measurements. Suitable MRI series were exported to commercially available medical image software (Mimics 10.11, Materialise) and accurately measured in three dimensions, as previously described (Driver et al., 2010). The percentage volumes of parenchyma within the caudal cranial fossa (CCFP) and the ventricle size relative to total brain volume (V) were recorded. Statistical analysis was performed with a commercial software package (SPSS for Windows v17.0, SPSS). The Shapiro–Wilk W test was used to assess for normality in datasets (CCFP, V, age). Means and standard deviations were calculated for normally distributed continuous data, and medians and ranges were determined for non-parametric data. Independent sample t tests or Mann–Whitney U tests were used for statistical evaluation. Two-tailed tests were used in all cases and P < 0.05 considered significant. Eighty-five CKCS were included. They presented with histories of seizures (n = 27), peripheral vestibular disease (n = 3) and neuropathic pain (n = 55). There were 27 dogs in group 1 (seizures) and 58 dogs in group 2 (control). There were no statistically significant differences between group 1 and 2 for CCFP (89.83 ± 2.37% vs. 89.66 ± 1.80%; P = 0.71), V (4.63%, 1.00–14.7% vs. 5.813%, 0.88– 33.9%; P = 0.10) or age (4.48 ± 2.92 years vs. 4.48 ± 2.73 years; P = 0.99). Seizure classification is summarised in Table 1. Seizures were classified as having partial onset in 17 individuals (61% of the study population, 95% CI 42.41–76.43%). EEG was performed in four dogs with seizures and was found to be abnormal in three cases; findings are summarised in Table 2. Our results suggest that there is no difference in ventricle size or caudal fossa overcrowding between CKCS with CM and seizures and those with CM and other clinical signs but not seizures. This supports previous evidence that morphological abnormalities are not be associated with individual clinical signs (Lu et al., 2003). There could therefore be another source of epileptogenesis in this subset of dogs. In humans with posterior fossa malformations, the two risk factors identified for epilepsy are familial antecedents for epilepsy and the involvement of the cerebellum in the malformation (Parmeggiani et al., 1999). As there is a heritable basis for idiopathic epilepsy in CKCS (Rusbridge and Knowler, 2004), the former might be considered in these dogs. Another suspected cause

of seizures and focal paroxysmal abnormalities in humans with CM is cerebral microdysgenesis (Elia et al., 1999), which remains to be investigated in dogs. The EEG abnormalities described in this report are similar to those found in a small series of humans with CM, where paroxysmal abnormalities were mainly located over the frontal and temporal regions rather than in the cerebellum (Elia et al., 1999), suggesting they were not correlated with CM. However, there is a role for the cerebellum in epileptogenesis or seizure inhibition that has been demonstrated in animals (Dow, 1988). Lesions of the cerebellum such as ganglioglioma can cause seizures (Harvey et al., 1996). Rhythmic output from the cerebellum may contribute to the maintenance of generalised petit mal seizures (Kandel and Buzsaki, 1993). Conversely, several subcortical structures including the cerebellum influence the susceptibility of the forebrain to seizures by modulating the threshold for seizure initiation (Gale, 1992). As EEG electrodes were not routinely placed over the cerebellum in the cases included in the study, the possibility of paroxysmal electrical activity originating in the cerebellum of CKCS with CM could not be excluded. Therefore, it is possible that there a subset of CKCS in which epileptogenesis occurs in the cerebellum, as previously postulated in a small group of human patients (Elia et al., 1999). Sixty-one per cent of dogs in the present study had seizures that were classified as partial onset, which is similar to findings in previous studies in the general canine population (Berendt and Gram, 1999). This is the first report of seizure semiology of dogs with CM and epilepsy. Similarly, small case series in humans with CM and epilepsy reported a predominance of partial seizures, typically with secondary generalisation (Elia et al., 1999; Granata and Valentini, 2011). In our study, two CKCS experienced unusual acute onset, brief generalised atonic seizures. These were similar to ‘drop’ seizures associated with Chiari-I in children, which are believed to originate in the cerebellum (Pandey et al., 2001). These ‘drop’ seizures are paroxysmal attacks of collapse with or without loss of consciousness, abnormal extensor posturing and varying degrees of respiratory compromise, that are commonly associated with structural lesions of the cerebellum. ‘Drop’ seizures are often misdiagnosed as epilepsy in children with CM (Granata and Valentini, 2011). Further study is required to evaluate this association in dogs. There are limitations to this retrospective study. A control group of CKCS without CM could not be recruited as the disease is almost ubiquitous in this breed (Cerda-Gonzalez et al., 2009). We therefore investigated the relationship of individual morphometric abnormalities associated with CM and the presence of recurrent seizures. Additionally, a larger sample size might have provided enough statistical power to demonstrate statistically significant differences between the two groups. Conflict of interest statement None of the authors of this paper has a financial or personal relationship with other people or organisations that could inappropriately influence or bias the content of the paper.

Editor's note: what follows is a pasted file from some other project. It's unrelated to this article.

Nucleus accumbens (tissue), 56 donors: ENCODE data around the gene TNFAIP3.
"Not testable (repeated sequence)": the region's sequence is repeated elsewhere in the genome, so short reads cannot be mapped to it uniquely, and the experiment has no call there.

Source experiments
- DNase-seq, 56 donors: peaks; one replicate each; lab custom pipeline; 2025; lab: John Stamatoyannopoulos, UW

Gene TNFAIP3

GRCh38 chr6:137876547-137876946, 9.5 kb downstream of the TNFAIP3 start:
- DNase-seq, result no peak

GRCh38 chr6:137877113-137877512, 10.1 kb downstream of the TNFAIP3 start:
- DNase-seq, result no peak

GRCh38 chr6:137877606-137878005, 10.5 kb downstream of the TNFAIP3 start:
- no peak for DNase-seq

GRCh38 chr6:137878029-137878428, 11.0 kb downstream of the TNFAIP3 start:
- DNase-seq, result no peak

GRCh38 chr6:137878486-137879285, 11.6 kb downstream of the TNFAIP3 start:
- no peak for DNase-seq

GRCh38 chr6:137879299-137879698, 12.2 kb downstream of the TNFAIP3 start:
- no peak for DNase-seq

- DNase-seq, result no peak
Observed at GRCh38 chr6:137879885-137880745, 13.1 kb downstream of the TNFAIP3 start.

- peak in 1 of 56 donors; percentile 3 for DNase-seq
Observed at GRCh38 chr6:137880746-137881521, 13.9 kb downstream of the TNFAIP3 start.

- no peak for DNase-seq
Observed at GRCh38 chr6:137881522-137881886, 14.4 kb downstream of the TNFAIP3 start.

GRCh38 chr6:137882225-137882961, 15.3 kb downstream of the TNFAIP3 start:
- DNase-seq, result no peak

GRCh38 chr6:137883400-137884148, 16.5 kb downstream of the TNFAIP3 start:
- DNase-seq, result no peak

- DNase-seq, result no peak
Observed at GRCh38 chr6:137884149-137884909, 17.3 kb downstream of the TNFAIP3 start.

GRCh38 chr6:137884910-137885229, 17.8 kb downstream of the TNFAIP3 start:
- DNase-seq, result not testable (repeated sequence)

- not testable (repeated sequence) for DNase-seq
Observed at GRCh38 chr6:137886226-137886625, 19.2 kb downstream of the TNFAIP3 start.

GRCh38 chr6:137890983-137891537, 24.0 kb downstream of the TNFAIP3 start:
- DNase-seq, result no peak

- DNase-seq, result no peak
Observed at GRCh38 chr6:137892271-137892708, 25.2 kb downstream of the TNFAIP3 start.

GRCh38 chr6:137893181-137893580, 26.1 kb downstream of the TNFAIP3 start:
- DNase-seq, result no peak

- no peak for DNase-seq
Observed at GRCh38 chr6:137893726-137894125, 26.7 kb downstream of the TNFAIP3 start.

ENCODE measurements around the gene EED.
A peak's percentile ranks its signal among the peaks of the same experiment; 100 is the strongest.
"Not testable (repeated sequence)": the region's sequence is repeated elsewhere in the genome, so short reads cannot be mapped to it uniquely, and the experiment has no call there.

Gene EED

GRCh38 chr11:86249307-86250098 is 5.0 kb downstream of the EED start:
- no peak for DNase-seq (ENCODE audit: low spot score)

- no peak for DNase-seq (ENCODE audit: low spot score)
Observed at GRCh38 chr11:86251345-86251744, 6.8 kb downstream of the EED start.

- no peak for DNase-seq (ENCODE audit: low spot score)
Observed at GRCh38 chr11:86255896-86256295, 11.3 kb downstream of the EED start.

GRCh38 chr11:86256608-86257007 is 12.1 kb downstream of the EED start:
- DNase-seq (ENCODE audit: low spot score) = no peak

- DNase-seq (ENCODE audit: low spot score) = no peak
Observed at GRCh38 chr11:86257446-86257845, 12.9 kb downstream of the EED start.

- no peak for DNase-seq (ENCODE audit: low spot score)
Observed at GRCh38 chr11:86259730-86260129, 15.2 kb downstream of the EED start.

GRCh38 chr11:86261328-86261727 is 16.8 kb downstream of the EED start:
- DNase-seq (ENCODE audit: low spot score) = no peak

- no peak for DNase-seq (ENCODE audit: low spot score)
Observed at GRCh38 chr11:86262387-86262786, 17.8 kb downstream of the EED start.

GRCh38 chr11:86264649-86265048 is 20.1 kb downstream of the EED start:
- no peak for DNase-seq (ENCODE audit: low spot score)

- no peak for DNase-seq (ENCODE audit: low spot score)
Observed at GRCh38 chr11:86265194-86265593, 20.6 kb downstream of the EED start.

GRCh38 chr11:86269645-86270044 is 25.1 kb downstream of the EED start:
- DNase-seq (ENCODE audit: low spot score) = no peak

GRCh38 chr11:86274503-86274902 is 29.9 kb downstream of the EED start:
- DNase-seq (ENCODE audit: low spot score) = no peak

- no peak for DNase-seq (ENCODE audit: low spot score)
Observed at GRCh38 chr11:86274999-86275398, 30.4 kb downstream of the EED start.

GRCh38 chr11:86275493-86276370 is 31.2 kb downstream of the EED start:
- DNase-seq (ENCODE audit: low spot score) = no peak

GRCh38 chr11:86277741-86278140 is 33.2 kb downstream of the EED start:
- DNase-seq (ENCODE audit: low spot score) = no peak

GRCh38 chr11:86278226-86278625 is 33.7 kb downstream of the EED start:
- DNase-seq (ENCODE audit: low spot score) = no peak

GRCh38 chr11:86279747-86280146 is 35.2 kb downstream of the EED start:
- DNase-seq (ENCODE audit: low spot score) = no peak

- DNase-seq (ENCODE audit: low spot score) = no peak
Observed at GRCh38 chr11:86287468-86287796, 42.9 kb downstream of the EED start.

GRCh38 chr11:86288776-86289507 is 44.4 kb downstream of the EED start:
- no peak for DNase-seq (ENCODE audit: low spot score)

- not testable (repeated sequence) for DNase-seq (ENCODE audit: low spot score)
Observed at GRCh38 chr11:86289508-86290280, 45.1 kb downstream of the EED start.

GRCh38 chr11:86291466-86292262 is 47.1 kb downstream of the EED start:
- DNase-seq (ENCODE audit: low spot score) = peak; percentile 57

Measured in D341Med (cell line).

Table 2 Results of electroencephalography studies in three CKCS.

a

Signalment

Seizure semiology

EEG report

Case 1

1 year; female spayed

Case 2 Case 3

11 months; male neutered 6 years; male neutered

Complex partial seizures; repetitive fly catching Generalised tonic seizures Complex partial seizures

Generalised spike-wave activity, more severe in the right fronto-temporal regionsa. There was further spike activity with underlying delta activity on waking (bifrontal, worse on the right) Generalised inter-ictal spike waves, mostly observed from the fronto-temporal regions Transient sharp waves during sleep in the rostral cortical regions particularly in the frontocentral areas. After reversal of sedation, further rhythmic sharp wave activity, which was often associated with witnessed seizure-like episodes

The generalised spike wave activity recorded may reflect the poor spatial resolution of EEG in detecting an epileptic seizure focus in non-superficial cerebral tissue.

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Acknowledgements The authors would like to acknowledge the dogs and dog owners that participated in this study and the veterinarians who referred them to us. The authors would also like to thank the various CKCS health clubs for their continuous support for the investigation of these conditions. Finally, the authors also would like to thank the Clinical Investigation Centre of the Royal Veterinary College and its research office for assessing the manuscript according to the Royal Veterinary College’s code of good research practice (Authorisation Number – VCS_00244).